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Date:   Thu, 14 Mar 2019 22:54:48 -0400
From:   Joel Fernandes <joel@...lfernandes.org>
To:     Sultan Alsawaf <sultan@...neltoast.com>
Cc:     Tim Murray <timmurray@...gle.com>,
        Michal Hocko <mhocko@...nel.org>,
        Suren Baghdasaryan <surenb@...gle.com>,
        Greg Kroah-Hartman <gregkh@...uxfoundation.org>,
        Arve Hjønnevåg <arve@...roid.com>,
        Todd Kjos <tkjos@...roid.com>,
        Martijn Coenen <maco@...roid.com>,
        Christian Brauner <christian@...uner.io>,
        Ingo Molnar <mingo@...hat.com>,
        Peter Zijlstra <peterz@...radead.org>,
        LKML <linux-kernel@...r.kernel.org>,
        "open list:ANDROID DRIVERS" <devel@...verdev.osuosl.org>,
        linux-mm <linux-mm@...ck.org>,
        kernel-team <kernel-team@...roid.com>,
        Steven Rostedt <rostedt@...dmis.org>
Subject: Re: [RFC] simple_lmk: Introduce Simple Low Memory Killer for Android

On Thu, Mar 14, 2019 at 01:49:11PM -0700, Sultan Alsawaf wrote:
> On Thu, Mar 14, 2019 at 10:47:17AM -0700, Joel Fernandes wrote:
> > About the 100ms latency, I wonder whether it is that high because of
> > the way Android's lmkd is observing that a process has died. There is
> > a gap between when a process memory is freed and when it disappears
> > from the process-table.  Once a process is SIGKILLed, it becomes a
> > zombie. Its memory is freed instantly during the SIGKILL delivery (I
> > traced this so that's how I know), but until it is reaped by its
> > parent thread, it will still exist in /proc/<pid> . So if testing the
> > existence of /proc/<pid> is how Android is observing that the process
> > died, then there can be a large latency where it takes a very long
> > time for the parent to actually reap the child way after its memory
> > was long freed. A quicker way to know if a process's memory is freed
> > before it is reaped could be to read back /proc/<pid>/maps in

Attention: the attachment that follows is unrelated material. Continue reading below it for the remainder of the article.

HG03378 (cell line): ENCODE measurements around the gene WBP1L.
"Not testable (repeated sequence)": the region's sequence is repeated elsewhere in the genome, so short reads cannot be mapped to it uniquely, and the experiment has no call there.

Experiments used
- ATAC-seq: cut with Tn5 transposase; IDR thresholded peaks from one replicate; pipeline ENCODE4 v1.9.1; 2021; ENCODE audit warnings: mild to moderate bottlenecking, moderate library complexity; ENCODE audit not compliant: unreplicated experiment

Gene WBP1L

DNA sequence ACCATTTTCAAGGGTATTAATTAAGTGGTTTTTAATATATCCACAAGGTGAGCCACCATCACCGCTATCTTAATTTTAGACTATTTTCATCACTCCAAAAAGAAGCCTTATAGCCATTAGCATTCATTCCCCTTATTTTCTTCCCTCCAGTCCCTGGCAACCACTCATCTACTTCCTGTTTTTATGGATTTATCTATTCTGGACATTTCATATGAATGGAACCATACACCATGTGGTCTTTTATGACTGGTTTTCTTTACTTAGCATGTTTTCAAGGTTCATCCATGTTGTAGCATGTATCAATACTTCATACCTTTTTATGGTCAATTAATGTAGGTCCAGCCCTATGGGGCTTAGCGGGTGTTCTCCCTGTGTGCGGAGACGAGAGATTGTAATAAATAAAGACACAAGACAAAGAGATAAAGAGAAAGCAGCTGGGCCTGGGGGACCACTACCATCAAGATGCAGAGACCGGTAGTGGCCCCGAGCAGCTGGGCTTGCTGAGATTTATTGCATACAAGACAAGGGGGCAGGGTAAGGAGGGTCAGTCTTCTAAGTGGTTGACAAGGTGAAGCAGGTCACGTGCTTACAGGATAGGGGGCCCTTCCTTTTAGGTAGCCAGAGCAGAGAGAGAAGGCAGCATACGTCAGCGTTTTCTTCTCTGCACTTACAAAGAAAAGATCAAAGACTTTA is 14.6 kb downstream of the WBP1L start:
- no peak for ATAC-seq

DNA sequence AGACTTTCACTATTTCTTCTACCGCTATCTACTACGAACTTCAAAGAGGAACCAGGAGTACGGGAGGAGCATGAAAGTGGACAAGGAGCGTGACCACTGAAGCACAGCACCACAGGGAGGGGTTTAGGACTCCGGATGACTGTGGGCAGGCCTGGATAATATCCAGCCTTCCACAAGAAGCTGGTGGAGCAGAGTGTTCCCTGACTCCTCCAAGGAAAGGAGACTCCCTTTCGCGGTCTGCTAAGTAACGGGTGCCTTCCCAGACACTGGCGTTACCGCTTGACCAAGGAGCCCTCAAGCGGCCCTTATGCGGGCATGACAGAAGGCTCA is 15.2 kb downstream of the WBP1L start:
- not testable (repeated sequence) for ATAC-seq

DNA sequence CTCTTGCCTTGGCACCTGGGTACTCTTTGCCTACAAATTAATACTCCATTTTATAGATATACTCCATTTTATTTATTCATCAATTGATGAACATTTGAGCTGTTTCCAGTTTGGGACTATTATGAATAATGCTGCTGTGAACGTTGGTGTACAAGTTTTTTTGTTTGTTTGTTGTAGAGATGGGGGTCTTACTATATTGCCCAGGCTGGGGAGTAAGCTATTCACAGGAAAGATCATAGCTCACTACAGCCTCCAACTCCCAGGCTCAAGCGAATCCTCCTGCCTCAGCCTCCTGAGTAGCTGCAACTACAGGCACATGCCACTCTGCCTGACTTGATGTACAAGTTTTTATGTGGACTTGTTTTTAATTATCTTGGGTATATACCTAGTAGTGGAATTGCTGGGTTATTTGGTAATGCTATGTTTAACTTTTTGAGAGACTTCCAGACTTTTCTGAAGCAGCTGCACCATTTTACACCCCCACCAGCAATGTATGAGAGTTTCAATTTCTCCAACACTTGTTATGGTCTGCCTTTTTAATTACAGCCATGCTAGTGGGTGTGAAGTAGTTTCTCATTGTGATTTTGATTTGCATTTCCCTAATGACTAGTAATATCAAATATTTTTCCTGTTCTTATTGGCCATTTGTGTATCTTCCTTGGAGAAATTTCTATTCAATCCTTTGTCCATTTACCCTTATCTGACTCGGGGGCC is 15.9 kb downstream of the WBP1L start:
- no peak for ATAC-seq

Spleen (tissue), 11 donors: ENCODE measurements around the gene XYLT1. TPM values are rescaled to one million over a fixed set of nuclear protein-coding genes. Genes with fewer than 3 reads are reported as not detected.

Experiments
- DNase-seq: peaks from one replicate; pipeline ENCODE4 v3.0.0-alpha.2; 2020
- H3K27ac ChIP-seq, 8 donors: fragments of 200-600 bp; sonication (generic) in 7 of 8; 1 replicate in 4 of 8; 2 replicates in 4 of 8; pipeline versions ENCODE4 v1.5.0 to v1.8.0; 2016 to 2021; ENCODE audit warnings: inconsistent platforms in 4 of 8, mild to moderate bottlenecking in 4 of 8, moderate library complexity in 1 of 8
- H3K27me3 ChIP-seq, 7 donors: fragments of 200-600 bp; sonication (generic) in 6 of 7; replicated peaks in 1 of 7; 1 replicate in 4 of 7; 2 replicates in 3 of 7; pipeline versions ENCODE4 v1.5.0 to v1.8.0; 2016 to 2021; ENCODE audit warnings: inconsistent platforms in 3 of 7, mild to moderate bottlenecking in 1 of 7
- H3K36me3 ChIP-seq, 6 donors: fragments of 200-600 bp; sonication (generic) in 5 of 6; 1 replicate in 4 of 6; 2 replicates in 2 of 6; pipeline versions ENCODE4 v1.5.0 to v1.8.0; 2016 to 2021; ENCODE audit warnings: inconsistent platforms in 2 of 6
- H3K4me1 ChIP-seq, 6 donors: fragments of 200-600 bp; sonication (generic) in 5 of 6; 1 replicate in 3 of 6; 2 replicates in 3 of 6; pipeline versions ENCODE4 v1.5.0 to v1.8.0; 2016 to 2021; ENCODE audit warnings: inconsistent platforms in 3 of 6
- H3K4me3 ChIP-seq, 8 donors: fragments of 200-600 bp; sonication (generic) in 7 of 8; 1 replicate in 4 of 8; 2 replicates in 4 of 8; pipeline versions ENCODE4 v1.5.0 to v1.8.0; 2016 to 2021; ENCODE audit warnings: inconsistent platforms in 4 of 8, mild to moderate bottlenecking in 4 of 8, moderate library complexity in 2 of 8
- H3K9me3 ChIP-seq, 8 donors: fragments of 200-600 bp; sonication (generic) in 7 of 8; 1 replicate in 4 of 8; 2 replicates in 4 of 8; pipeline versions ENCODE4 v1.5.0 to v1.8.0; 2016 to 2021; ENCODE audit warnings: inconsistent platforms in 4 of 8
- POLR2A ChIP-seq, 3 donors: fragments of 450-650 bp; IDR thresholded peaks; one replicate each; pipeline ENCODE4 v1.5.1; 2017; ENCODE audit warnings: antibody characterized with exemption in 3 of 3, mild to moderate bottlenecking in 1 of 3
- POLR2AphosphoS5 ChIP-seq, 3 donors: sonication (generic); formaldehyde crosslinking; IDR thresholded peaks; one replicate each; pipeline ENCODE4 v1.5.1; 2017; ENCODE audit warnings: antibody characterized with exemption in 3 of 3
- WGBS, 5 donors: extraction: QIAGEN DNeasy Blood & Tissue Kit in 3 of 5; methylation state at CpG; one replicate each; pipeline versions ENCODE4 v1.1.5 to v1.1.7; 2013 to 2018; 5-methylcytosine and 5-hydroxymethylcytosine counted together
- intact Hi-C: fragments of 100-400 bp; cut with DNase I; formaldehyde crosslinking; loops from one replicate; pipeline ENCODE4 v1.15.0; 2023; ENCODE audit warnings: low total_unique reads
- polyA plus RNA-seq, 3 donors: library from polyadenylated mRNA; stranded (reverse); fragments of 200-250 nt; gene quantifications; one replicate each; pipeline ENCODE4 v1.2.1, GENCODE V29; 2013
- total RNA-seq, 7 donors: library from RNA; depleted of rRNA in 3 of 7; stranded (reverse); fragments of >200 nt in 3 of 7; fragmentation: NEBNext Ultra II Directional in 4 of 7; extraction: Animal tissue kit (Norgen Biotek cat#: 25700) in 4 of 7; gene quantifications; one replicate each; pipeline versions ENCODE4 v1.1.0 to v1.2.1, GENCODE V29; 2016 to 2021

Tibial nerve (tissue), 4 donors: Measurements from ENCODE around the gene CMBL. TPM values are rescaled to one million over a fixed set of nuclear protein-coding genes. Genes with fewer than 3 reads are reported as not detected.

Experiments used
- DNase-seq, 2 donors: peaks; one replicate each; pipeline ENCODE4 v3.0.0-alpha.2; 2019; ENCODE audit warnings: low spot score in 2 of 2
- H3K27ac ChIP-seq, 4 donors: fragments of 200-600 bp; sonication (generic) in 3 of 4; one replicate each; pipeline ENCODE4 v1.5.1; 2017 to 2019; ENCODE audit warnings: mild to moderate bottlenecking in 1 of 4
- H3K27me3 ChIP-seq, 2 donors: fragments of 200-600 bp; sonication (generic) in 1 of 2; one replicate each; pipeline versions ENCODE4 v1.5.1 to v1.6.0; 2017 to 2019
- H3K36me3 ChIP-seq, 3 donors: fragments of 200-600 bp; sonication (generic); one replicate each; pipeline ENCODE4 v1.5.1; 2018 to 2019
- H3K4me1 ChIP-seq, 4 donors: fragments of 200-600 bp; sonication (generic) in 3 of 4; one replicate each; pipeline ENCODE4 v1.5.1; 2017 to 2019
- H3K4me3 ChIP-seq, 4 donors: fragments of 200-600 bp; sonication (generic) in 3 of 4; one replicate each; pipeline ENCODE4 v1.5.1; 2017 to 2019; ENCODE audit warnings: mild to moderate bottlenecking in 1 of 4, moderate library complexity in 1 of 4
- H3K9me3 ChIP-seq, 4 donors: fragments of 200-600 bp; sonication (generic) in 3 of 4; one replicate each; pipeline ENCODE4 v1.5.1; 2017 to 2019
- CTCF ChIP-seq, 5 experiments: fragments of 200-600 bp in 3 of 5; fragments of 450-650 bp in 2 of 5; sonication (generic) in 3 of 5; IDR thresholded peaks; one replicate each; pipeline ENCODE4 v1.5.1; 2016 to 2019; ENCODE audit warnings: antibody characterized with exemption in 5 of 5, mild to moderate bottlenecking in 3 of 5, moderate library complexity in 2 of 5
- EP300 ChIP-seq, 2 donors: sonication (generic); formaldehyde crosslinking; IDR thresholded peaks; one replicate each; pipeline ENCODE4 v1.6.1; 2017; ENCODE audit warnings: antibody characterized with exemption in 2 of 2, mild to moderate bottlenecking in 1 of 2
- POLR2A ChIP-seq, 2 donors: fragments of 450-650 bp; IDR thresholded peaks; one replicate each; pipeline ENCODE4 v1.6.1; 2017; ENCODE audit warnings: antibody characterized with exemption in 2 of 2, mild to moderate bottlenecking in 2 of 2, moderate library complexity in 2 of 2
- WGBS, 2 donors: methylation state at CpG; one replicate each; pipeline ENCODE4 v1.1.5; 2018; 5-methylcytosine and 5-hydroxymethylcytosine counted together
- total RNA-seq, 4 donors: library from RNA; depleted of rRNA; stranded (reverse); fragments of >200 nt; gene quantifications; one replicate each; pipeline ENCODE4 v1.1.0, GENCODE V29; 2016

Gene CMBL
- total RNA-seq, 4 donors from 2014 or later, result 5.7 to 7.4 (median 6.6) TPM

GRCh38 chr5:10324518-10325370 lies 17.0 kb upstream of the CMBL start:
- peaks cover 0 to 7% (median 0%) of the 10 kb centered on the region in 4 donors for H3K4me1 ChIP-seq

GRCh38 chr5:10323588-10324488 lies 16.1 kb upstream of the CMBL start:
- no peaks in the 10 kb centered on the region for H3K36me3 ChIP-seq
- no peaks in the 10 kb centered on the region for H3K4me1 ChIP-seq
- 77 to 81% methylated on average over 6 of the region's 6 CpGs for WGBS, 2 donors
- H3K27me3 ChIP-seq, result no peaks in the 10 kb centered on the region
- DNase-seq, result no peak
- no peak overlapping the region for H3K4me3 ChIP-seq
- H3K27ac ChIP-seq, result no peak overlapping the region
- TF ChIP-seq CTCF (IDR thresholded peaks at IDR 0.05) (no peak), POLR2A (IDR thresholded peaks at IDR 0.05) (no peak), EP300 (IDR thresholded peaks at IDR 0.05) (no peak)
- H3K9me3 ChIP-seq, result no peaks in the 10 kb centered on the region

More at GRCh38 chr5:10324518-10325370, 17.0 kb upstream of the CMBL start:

> > userspace of the victim <pid>, and that file will be empty for zombie
> > processes. So then one does not need wait for the parent to reap it. I
> > wonder how much of that 100ms you mentioned is actually the "Waiting
> > while Parent is reaping the child", than "memory freeing time". So
> > yeah for this second problem, the procfds work will help.
> >
> > By the way another approach that can provide a quick and asynchronous
> > notification of when the process memory is freed, is to monitor
> > sched_process_exit trace event using eBPF. You can tell eBPF the PID
> > that you want to monitor before the SIGKILL. As soon as the process
> > dies and its memory is freed, the eBPF program can send a notification
> > to user space (using the perf_events polling infra). The
> > sched_process_exit fires just after the mmput() happens so it is quite
> > close to when the memory is reclaimed. This also doesn't need any
> > kernel changes. I could come up with a prototype for this and
> > benchmark it on Android, if you want. Just let me know.
> 
> Perhaps I'm missing something, but if you want to know when a process has died
> after sending a SIGKILL to it, then why not just make the SIGKILL optionally
> block until the process has died completely? It'd be rather trivial to just
> store a pointer to an onstack completion inside the victim process' task_struct,
> and then complete it in free_task().

I'm not sure if that makes much semantic sense for how the signal handling is
supposed to work. Imagine a parent sends SIGKILL to its child, and then does
a wait(2). Because the SIGKILL blocks in your idea, then the wait cannot
execute, and because the wait cannot execute, the zombie task will not get
reaped and so the SIGKILL senders never gets unblocked and the whole thing
just gets locked up. No? I don't know it just feels incorrect.

Further, in your idea adding stuff to task_struct will simply bloat it - when
this task can easily be handled using eBPF without making any kernel changes.
Either by probing sched_process_free or sched_process_exit tracepoints.
Scheduler maintainers generally frown on adding stuff to task_struct
pointlessly there's a good reason since bloating it effects the performance
etc, and something like this would probably never be ifdef'd out behind a
CONFIG.

thanks,

 - Joel

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